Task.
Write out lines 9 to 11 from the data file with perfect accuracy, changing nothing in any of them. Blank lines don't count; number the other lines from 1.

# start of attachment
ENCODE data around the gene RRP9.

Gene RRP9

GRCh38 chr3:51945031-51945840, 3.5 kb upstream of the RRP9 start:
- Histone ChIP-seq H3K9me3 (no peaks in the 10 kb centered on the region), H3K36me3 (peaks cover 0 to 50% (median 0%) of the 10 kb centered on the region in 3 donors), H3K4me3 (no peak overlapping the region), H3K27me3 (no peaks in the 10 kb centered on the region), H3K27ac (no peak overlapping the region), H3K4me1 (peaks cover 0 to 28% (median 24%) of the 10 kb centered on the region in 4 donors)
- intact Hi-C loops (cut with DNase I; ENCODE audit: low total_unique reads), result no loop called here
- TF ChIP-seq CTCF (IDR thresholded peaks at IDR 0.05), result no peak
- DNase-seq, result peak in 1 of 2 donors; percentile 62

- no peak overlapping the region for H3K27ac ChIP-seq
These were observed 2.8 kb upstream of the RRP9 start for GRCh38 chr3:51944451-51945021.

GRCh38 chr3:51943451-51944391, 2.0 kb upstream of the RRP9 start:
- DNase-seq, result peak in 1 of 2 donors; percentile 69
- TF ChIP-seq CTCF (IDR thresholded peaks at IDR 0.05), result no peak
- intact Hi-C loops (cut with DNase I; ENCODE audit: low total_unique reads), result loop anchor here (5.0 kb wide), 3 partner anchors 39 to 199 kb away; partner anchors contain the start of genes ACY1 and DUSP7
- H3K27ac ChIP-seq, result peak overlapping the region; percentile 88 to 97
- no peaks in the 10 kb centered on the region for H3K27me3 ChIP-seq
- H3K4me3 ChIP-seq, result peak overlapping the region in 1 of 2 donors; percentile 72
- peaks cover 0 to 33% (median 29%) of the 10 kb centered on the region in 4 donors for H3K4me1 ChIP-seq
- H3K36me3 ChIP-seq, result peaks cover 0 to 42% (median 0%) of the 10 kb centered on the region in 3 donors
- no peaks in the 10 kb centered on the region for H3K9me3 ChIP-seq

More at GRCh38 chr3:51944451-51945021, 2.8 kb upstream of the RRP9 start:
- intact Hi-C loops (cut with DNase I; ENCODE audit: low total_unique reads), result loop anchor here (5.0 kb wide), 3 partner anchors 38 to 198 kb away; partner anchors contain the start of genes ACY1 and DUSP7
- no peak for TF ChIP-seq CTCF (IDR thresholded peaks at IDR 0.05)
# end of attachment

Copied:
These were observed 2.8 kb upstream of the RRP9 start for GRCh38 chr3:51944451-51945021.

GRCh38 chr3:51943451-51944391, 2.0 kb upstream of the RRP9 start:
- DNase-seq, result peak in 1 of 2 donors; percentile 69